Formerly 'Rambling with a cantankerous old mule"
WARNING: This post is PG, so if you are easily shocked, if cruelty to animals upsets you, or if you are a child with the surname Midgley or Burkhardt, then this post is probably not for you.
Seven or eight of us were sitting next to the pool after supper. It was a warm, pleasant-enough evening; coffee had just been served; and at least three conversations were going on when I heard, out of the corner of my ear, from across the room:
“… So, I took a teaspoon and put the sick hamster out of its misery.”
I immediately abandoned the conversation I was part of. In fact, we all did. The one about the sick hamster being euthanized with a teaspoon clearly was more interesting than anything else we had been speaking about.
It also turns out that this mercy killing took place at church with a teaspoon from the church kitchen. I determined never to drink tea or coffee at church again. Fortunately we never did find out how the operation was done or what the hamster was suffering from but it was the launching point for another hilarious account.
The friend relating the story was one Andy Lightswitch (not his real name), a much-loved, accomplished professor of veterinary medicine. But it wasn’t always the case. After graduating in the 1980s he was immediately drafted into the army for two years compulsory military service.
Fortunately the army recognised his veterinary skills, and tried to make use of them – even seconding the new recruit to assist farmers in the area. Unfortunately, according to Andy, many of his skills were purely theoretical. Without the benefit of the Internet back then (this was, after all, the 1980s) he had but his memory and some notes he had made during his studies …
“One of my first tasks was to help a local farmer, who had a large herd of Brahman cattle, with an A.I. programme,” he started telling us.
“Um, A.I.? The only A.I. I know is ‘Artificial Intelligence’,” said I ignorantly.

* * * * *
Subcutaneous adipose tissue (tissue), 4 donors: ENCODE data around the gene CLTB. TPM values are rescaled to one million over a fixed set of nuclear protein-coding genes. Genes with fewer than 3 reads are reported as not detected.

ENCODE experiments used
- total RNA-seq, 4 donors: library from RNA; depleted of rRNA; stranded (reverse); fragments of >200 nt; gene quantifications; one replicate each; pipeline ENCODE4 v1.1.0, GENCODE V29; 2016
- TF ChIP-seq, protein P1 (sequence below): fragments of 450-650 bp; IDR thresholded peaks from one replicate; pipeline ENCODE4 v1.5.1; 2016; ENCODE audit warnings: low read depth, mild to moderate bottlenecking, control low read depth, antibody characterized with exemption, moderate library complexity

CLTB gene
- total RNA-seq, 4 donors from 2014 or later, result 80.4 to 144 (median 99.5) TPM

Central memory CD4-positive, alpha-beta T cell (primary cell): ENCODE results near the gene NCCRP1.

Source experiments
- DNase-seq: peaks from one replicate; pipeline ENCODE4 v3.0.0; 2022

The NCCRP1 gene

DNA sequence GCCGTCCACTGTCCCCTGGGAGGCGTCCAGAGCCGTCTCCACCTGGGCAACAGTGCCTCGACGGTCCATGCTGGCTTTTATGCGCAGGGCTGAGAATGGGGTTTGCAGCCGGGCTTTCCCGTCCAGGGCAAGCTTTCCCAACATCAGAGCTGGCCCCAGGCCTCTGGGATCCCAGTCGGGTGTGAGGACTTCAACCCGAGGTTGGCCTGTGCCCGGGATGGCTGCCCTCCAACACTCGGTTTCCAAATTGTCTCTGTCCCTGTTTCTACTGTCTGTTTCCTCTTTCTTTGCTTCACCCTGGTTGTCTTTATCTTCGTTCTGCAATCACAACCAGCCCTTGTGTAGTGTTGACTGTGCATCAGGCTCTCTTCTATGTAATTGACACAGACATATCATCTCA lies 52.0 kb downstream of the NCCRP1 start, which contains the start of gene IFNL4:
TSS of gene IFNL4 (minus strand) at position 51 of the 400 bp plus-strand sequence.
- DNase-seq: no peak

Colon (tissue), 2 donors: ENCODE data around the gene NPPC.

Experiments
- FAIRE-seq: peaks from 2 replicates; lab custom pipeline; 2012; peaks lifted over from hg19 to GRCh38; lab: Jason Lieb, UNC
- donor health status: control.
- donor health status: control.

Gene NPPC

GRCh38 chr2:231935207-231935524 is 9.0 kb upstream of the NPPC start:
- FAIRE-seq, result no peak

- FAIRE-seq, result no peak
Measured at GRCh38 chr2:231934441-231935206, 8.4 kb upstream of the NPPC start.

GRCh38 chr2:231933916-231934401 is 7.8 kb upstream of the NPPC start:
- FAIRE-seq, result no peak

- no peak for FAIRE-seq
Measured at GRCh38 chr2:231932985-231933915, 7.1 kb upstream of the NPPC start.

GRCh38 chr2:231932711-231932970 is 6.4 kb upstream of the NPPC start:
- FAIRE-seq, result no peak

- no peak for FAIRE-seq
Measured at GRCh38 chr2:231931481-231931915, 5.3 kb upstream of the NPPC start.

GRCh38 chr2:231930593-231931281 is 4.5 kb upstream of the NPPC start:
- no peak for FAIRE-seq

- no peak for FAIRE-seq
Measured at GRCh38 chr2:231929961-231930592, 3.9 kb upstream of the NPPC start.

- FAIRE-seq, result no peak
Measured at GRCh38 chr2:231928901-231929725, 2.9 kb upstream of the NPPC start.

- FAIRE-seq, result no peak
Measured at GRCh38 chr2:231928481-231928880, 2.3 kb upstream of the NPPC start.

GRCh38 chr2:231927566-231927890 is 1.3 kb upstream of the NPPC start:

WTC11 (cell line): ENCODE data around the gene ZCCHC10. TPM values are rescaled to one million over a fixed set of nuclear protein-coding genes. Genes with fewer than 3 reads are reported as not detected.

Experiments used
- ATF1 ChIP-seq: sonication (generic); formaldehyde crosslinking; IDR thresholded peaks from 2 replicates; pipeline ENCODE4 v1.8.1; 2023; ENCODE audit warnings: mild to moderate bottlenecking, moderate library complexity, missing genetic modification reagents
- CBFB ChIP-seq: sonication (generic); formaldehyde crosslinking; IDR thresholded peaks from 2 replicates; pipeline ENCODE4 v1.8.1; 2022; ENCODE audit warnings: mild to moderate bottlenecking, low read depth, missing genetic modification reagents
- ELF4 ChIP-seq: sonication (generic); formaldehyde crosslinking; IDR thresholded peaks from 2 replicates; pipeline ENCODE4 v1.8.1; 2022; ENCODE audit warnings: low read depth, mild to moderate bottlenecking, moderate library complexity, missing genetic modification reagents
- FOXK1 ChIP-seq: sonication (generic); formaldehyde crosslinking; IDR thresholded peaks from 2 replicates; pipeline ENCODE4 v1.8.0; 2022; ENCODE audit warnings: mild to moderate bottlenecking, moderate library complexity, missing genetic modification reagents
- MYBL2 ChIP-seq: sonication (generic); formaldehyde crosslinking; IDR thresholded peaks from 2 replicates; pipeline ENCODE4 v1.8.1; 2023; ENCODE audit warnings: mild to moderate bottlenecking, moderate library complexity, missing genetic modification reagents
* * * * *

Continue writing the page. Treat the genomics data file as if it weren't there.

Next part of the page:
“That would be ‘artificial insemination’,” he replied, before continuing – all of us on the edge of our seats, he with a smile on his face…
“So, the way it works is the farmer needs to determine when a cow is ‘on heat’ – visual heat-detection being the most widely-used method in beef cows.”
“Obviously the farmer can’t just stand around watching the cows all day long, and this is where I was called in,” Lightswitch continued.
I, for one, was terrified at this point in the story, as I think in pictures. But I shook my head and tried to listen to him without flinching visibly.
“The plan is to create what’s called a ‘teaser bull’ to make sexual advances to cows (insert raucous laughter here) and to detect which cows are on heat without being able to fertilize them. In my case, I had to perform an operation to divert the penis surgically so that it sticks out of the bull’s side,” said he quite matter-of-factly. “The only problem was that I had no idea how to perform the operation – apart from a few sketches. I studied them for hours the night before, just praying I’d get it right.”
“The poor bull,” I thought.
But we were rapt.
“Key to the process is that the penis can’t line up with the …” he continued.
All I could hear was the sound of my going “nga nga nga nga nga nga nga” in my brain.
Eventually Lightswitch’s voice broke through again: “And it’s quite humane too. Through this method venereal disease can’t spread in the herd and the bull keeps its sex drive, meaning it has a longer work life …”
“Nga nga nga nga nga nga!”
“Sounds like an operation that should be carried out on a few men I know,” piped up a young woman to my right – a bit too enthusiastically, I might add. “Bunch of teasers!”
More laughter. Many tears.
I shifted uncomfortably as far left as my seat would allow.
“But that’s not all,” continued the dear veterinarian. One would attach a ball of chalk to the teaser bull’s chin …”
More raucous laughter erupted, before we even knew what the chalk was for: If the unfortunate bull’s self-confidence wasn’t already at an all-time low, what with his ding-a-ling sticking out of his flank, now he had to prance around with a chalk ball on his chin! How humiliating!
“The bull wearing the device mounts and slides off the cow in heat, leaving a chalk mark on the cow’s back,” Lightswitch felt he needed to add.
“I can think of a few men who should be forced to wear one of those chalk balls on their chins just to warn women of their intentions,” piped up the same woman as before …
Fortunately it was too late for the good professor to begin sharing any more of his stories – like the one about the equine A.I. programme and a motorcycle helmet. After the graphic biology lesson we fled our separate ways, still wiping tears of laughter from our eyes, and knowing we would be unable to erase what we had learnt from our minds. EVER!